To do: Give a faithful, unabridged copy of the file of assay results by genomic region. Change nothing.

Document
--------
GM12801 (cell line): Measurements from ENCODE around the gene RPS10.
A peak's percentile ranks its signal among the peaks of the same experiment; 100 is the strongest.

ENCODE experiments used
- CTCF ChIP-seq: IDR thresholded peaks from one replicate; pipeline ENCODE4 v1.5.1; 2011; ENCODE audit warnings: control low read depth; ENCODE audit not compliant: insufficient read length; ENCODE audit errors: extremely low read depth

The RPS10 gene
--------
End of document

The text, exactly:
GM12801 (cell line): Measurements from ENCODE around the gene RPS10.
A peak's percentile ranks its signal among the peaks of the same experiment; 100 is the strongest.

ENCODE experiments used
- CTCF ChIP-seq: IDR thresholded peaks from one replicate; pipeline ENCODE4 v1.5.1; 2011; ENCODE audit warnings: control low read depth; ENCODE audit not compliant: insufficient read length; ENCODE audit errors: extremely low read depth

The RPS10 gene